As the Ukraine "crisis" captured the attention of the US public, a unique poll was taken by a team of political scientists: they wanted to know how many Americans could locate Ukraine on a map – and how this related to their view of what the US reaction ought to be. As the authors stated in a Washington Post article, the result was:
"We found that only one out of six Americans can find Ukraine on a map, and that this lack of knowledge is related to preferences: The farther their guesses were from Ukraine’s actual location, the more they wanted the U.S. to intervene with military force."
This speaks volumes about the problem anti-interventionists face – and points us toward the solution. The more we can educate people on the basics, the more we strengthen the movement for a noninterventionist foreign policy: it’s just that simple. If there’s a stronger argument for supporting Antiwar.com, then I’d sure like to hear it.
The more information Americans have about the world – and Washington’s role in it – the less willing they are to go along with the latest War Party crusade to "liberate" Lower Hellistan. The political class is perpetually bewailing (and sneering at) – Americans’ disinterest in foreign affairs – even as they make the most of it. Of course, they know perfectly well where Ukraine is: right at the top of their target list.
Moreover, the knowledge factor as a key determinant of public opinion goes way beyond the stark choice of nonintervention versus military force. The researchers found that:
"Even controlling for a series of demographic characteristics and participants’ general foreign policy attitudes, we found that the less accurate our participants were, the more they wanted the US to use force, the greater the threat they saw Russia as posing to US interests, and the more they thought that using force would advance US national security interests; all of these effects are statistically significant at a 95 percent confidence level. Our results are clear, but also somewhat disconcerting: The less people know about where Ukraine is located on a map, the more they want the US to intervene militarily."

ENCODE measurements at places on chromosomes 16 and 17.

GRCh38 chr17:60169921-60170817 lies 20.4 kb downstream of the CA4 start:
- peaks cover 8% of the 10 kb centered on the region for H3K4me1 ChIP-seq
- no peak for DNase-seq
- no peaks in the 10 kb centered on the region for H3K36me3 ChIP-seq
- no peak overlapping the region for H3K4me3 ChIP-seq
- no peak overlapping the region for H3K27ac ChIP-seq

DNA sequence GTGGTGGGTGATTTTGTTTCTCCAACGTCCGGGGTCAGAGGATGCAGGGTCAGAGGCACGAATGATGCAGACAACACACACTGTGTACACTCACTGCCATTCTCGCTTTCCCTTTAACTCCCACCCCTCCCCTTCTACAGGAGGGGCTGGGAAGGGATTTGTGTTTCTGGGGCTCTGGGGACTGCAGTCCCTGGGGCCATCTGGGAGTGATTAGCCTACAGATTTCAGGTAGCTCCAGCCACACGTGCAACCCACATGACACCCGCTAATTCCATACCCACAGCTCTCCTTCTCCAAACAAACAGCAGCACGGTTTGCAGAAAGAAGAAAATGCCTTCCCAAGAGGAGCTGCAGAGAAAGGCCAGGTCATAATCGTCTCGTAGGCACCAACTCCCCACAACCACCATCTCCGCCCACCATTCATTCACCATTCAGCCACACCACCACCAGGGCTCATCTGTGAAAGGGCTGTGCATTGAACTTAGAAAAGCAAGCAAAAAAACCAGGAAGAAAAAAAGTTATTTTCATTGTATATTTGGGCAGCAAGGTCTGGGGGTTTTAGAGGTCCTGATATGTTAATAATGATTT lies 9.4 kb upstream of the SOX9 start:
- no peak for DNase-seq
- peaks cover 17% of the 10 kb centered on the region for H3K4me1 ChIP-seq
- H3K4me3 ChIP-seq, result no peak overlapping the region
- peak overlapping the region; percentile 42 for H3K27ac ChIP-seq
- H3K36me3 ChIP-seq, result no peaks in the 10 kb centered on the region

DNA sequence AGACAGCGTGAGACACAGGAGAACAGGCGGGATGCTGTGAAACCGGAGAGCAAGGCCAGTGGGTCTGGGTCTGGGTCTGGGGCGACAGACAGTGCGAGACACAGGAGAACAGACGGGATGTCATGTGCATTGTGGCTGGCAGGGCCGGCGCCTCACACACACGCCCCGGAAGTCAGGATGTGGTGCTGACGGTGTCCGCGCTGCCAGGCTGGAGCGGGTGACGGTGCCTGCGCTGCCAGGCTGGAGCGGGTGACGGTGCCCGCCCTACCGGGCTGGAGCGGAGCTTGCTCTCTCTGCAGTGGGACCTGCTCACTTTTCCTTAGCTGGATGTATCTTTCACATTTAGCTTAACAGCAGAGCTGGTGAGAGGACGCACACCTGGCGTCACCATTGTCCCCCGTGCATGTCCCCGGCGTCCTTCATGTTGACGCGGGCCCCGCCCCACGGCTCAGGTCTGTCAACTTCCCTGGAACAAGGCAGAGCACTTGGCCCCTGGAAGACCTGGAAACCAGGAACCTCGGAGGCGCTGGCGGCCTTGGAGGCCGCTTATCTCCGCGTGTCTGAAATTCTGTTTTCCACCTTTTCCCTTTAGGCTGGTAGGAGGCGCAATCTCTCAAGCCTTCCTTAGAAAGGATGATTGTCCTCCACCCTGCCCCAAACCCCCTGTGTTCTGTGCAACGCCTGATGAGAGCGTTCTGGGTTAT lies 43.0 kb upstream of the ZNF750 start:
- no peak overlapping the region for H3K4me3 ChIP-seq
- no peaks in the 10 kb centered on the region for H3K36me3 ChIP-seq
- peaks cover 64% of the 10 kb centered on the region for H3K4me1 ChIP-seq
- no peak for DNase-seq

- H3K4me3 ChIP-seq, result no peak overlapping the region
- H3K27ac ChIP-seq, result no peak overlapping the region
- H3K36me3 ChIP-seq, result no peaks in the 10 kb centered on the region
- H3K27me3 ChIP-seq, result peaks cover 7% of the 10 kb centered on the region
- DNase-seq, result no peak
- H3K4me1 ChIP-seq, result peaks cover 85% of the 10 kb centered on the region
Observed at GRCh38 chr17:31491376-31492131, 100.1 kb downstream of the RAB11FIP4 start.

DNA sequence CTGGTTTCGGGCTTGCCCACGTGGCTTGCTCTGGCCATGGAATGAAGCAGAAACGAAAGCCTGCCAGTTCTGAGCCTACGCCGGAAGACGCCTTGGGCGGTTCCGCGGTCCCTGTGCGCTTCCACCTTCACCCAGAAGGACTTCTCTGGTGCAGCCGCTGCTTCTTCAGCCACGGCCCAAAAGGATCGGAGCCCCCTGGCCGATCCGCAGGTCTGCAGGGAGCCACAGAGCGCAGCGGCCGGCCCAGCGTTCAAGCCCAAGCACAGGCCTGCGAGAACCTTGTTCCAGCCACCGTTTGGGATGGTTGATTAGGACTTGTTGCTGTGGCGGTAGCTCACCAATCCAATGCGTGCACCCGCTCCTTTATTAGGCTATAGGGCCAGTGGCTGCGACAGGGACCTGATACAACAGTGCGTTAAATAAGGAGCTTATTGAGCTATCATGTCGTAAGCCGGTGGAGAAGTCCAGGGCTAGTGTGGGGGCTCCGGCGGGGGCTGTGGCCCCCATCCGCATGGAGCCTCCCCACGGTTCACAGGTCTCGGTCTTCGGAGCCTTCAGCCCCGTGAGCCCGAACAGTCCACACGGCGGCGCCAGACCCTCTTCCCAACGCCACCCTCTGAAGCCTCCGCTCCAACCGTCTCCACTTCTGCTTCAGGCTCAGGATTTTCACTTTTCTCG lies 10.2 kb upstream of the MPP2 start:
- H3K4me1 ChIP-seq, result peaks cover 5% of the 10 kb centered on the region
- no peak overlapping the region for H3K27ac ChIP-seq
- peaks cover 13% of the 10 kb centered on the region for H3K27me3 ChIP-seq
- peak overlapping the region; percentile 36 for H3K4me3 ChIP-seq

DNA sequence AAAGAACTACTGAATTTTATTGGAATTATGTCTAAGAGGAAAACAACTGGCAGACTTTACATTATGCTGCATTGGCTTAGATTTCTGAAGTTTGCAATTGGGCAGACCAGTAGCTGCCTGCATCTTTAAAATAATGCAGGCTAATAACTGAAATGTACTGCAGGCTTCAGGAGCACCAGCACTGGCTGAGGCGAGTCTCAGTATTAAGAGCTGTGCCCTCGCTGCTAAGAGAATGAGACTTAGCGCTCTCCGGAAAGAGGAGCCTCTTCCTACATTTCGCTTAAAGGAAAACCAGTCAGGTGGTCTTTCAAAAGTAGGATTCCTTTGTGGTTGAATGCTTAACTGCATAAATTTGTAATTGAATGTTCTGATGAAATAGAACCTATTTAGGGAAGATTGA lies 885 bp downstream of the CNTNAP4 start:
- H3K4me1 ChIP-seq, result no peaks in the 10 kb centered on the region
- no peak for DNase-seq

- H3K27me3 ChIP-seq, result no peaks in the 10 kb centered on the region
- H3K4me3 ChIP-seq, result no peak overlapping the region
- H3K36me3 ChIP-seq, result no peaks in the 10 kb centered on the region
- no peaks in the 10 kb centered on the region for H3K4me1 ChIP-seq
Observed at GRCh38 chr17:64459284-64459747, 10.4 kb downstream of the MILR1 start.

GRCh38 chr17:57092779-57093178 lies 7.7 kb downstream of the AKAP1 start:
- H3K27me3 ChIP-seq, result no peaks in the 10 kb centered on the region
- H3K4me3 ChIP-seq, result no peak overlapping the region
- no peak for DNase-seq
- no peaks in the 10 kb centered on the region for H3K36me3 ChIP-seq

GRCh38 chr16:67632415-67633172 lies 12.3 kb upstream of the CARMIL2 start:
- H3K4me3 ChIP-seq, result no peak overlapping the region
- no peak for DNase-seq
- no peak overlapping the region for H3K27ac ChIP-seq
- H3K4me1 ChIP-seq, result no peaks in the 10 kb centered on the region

As I’m writing this, I’m tweeting the poll results, and just got a response from one Abdelhakim Abuyasin, in Kuwait, who tweeted back:
"Why are we surprised? Same population elected George Bush …… TWICE."
To which I replied:
"Yes but Americans are still overwhelmingly opposed 2 US intervention. So they’re learning. Progress, my friend! Progress!"
It would be all too easy to write off the American people as hopelessly mired in the militarist mindset, but if we integrate the above cited poll with other recent polls showing most Americans are against US intervention we see not just reason for hope but for genuine optimism. Americans have learned much in the past decade or so: they know we were lied into war in Iraq and they’ve seen where the extended occupation of Afghanistan has led. The War Party is at a real disadvantage these days: even given the clear relationship between knowledge of foreign affairs and the general disinterest in these matters, Americans are still increasingly leery of foreign entanglements. A December 2013 Pew poll on America’s role in the world reiterated this growing sentiment:
"Fifty-two percent say the United States ‘should mind its own business internationally and let other countries get along the best they can on their own.’ Just 38% disagree with the statement. This is the most lopsided balance in favor of the US ‘minding its own business’ in the nearly 50-year history of the measure."
What this means is that, while we haven’t won quite yet, victory is in sight if we can bring these two factors – the knowledge factor and the "mind your own business" bias of the American people – into sync.
Since 1995, we here at the world’s most-visited foreign policy news and opinion site have been educating our readers in the ABCs of Washington’s role in the world – a role we don’t often have occasion to be proud of. And we haven’t been preaching to the choir with endless reiterations of abstract principles: instead, we’ve been applying those principles to the specific circumstances of US intervention in places like Iraq, Afghanistan, and Ukraine – you name the country and I’ll bet there’s been at least some coverage of it on this site.